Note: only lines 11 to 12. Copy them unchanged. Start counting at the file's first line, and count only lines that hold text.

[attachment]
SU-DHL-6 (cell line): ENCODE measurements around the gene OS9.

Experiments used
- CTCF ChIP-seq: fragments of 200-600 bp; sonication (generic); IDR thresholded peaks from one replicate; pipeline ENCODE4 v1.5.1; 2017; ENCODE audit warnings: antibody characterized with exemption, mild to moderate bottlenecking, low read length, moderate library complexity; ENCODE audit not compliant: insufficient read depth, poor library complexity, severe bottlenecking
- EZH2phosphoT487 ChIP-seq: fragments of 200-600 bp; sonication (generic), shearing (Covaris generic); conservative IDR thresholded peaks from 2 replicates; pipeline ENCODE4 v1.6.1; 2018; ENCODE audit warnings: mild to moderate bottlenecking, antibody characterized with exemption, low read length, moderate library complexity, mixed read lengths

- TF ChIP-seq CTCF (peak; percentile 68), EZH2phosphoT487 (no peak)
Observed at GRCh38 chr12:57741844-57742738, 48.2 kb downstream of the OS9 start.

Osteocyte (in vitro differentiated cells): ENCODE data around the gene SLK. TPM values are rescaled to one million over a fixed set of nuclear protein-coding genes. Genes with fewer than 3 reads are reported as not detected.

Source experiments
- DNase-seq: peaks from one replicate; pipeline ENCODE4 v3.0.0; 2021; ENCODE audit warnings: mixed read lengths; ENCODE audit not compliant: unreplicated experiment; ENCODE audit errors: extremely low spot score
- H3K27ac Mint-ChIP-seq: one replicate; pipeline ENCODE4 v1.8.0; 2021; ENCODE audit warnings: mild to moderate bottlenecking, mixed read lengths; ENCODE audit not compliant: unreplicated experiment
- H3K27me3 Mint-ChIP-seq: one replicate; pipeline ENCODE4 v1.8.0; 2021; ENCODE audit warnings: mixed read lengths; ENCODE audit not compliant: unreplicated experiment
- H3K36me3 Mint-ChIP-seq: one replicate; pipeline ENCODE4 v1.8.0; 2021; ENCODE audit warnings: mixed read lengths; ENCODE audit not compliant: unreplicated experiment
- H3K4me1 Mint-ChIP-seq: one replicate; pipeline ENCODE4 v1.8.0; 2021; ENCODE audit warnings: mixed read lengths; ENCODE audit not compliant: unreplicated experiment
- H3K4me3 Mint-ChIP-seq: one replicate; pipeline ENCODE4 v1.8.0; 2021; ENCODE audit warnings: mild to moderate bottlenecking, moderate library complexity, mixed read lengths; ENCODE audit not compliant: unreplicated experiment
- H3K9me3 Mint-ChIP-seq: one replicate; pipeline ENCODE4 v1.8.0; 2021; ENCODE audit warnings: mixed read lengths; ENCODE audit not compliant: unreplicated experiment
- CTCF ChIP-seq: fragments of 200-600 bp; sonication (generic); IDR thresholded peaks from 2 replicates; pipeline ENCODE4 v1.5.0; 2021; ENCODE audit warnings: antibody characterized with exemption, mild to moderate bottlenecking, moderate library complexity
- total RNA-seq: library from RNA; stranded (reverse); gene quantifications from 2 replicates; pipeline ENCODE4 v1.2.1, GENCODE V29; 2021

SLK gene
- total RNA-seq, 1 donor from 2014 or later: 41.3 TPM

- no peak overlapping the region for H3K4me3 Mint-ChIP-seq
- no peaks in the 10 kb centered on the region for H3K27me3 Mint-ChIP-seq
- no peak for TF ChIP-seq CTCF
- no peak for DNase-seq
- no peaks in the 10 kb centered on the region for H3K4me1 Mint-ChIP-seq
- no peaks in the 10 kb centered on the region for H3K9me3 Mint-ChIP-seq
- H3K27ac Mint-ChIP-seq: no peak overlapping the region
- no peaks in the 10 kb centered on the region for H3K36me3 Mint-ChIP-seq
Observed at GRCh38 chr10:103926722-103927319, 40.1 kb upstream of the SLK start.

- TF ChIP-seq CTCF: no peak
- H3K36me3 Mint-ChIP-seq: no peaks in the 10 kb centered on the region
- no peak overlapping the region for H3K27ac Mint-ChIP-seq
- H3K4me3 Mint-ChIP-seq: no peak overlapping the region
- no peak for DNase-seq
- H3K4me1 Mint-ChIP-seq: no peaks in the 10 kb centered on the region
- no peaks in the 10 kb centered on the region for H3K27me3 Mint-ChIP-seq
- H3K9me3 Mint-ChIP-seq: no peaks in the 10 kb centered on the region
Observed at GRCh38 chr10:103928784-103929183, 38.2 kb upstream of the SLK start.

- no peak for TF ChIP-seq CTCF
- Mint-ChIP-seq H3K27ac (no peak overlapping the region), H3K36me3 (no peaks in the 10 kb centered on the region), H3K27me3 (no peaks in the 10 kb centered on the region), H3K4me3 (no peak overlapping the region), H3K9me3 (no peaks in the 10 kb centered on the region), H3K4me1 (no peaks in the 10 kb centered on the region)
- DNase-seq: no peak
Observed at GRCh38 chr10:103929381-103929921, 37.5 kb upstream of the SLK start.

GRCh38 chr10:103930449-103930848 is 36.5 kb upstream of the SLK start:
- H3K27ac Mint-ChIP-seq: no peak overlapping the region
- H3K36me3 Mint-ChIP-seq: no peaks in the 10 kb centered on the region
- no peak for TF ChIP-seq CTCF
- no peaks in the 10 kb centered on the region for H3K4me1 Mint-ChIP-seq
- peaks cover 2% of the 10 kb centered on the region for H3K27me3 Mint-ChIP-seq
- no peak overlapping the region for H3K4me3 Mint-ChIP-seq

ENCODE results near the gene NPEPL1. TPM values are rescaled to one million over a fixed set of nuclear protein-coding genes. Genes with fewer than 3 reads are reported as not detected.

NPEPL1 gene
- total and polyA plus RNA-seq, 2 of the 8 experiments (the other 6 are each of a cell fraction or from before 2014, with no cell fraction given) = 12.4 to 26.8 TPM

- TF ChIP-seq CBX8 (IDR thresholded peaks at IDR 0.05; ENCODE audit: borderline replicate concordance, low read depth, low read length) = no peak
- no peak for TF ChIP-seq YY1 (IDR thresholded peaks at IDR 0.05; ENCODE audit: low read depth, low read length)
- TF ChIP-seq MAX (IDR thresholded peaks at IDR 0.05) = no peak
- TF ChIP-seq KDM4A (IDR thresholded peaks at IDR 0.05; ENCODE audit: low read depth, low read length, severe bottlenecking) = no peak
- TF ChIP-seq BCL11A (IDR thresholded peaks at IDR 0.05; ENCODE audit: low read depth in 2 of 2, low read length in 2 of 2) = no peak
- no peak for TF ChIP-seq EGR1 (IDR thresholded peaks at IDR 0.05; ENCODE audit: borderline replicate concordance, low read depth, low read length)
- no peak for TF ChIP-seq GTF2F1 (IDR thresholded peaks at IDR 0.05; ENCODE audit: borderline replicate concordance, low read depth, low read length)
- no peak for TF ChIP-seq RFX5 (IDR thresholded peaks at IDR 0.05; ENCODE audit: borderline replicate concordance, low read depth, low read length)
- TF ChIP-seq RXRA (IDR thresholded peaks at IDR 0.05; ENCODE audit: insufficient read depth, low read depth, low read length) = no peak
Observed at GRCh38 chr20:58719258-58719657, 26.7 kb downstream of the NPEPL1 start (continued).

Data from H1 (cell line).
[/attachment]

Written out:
- H3K27me3 Mint-ChIP-seq: one replicate; pipeline ENCODE4 v1.8.0; 2021; ENCODE audit warnings: mixed read lengths; ENCODE audit not compliant: unreplicated experiment
- H3K36me3 Mint-ChIP-seq: one replicate; pipeline ENCODE4 v1.8.0; 2021; ENCODE audit warnings: mixed read lengths; ENCODE audit not compliant: unreplicated experiment